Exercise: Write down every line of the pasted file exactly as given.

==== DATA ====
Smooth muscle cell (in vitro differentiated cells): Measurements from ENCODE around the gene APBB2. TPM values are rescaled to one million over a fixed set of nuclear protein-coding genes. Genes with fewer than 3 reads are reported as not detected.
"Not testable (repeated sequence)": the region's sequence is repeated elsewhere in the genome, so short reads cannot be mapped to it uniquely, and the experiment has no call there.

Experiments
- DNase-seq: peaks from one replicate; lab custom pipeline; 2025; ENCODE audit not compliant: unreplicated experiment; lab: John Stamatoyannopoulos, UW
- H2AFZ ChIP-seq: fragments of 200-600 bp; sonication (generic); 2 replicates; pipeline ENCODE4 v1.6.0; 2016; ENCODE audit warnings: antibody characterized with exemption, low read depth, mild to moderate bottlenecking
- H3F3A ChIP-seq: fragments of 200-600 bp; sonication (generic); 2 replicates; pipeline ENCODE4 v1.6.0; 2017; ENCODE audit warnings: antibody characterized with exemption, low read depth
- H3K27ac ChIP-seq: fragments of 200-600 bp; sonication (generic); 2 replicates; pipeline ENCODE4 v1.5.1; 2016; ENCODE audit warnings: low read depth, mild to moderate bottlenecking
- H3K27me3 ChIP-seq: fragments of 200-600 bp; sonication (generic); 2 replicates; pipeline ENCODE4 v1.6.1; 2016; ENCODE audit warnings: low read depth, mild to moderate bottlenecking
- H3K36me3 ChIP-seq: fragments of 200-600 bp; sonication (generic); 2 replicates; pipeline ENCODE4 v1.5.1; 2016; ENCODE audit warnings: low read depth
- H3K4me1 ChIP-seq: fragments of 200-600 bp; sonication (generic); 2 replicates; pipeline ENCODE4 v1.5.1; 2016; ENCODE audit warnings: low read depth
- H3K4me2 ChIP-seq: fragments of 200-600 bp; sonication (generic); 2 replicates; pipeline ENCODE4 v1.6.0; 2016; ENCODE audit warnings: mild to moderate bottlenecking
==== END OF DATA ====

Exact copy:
Smooth muscle cell (in vitro differentiated cells): Measurements from ENCODE around the gene APBB2. TPM values are rescaled to one million over a fixed set of nuclear protein-coding genes. Genes with fewer than 3 reads are reported as not detected.
"Not testable (repeated sequence)": the region's sequence is repeated elsewhere in the genome, so short reads cannot be mapped to it uniquely, and the experiment has no call there.

Experiments
- DNase-seq: peaks from one replicate; lab custom pipeline; 2025; ENCODE audit not compliant: unreplicated experiment; lab: John Stamatoyannopoulos, UW
- H2AFZ ChIP-seq: fragments of 200-600 bp; sonication (generic); 2 replicates; pipeline ENCODE4 v1.6.0; 2016; ENCODE audit warnings: antibody characterized with exemption, low read depth, mild to moderate bottlenecking
- H3F3A ChIP-seq: fragments of 200-600 bp; sonication (generic); 2 replicates; pipeline ENCODE4 v1.6.0; 2017; ENCODE audit warnings: antibody characterized with exemption, low read depth
- H3K27ac ChIP-seq: fragments of 200-600 bp; sonication (generic); 2 replicates; pipeline ENCODE4 v1.5.1; 2016; ENCODE audit warnings: low read depth, mild to moderate bottlenecking
- H3K27me3 ChIP-seq: fragments of 200-600 bp; sonication (generic); 2 replicates; pipeline ENCODE4 v1.6.1; 2016; ENCODE audit warnings: low read depth, mild to moderate bottlenecking
- H3K36me3 ChIP-seq: fragments of 200-600 bp; sonication (generic); 2 replicates; pipeline ENCODE4 v1.5.1; 2016; ENCODE audit warnings: low read depth
- H3K4me1 ChIP-seq: fragments of 200-600 bp; sonication (generic); 2 replicates; pipeline ENCODE4 v1.5.1; 2016; ENCODE audit warnings: low read depth
- H3K4me2 ChIP-seq: fragments of 200-600 bp; sonication (generic); 2 replicates; pipeline ENCODE4 v1.6.0; 2016; ENCODE audit warnings: mild to moderate bottlenecking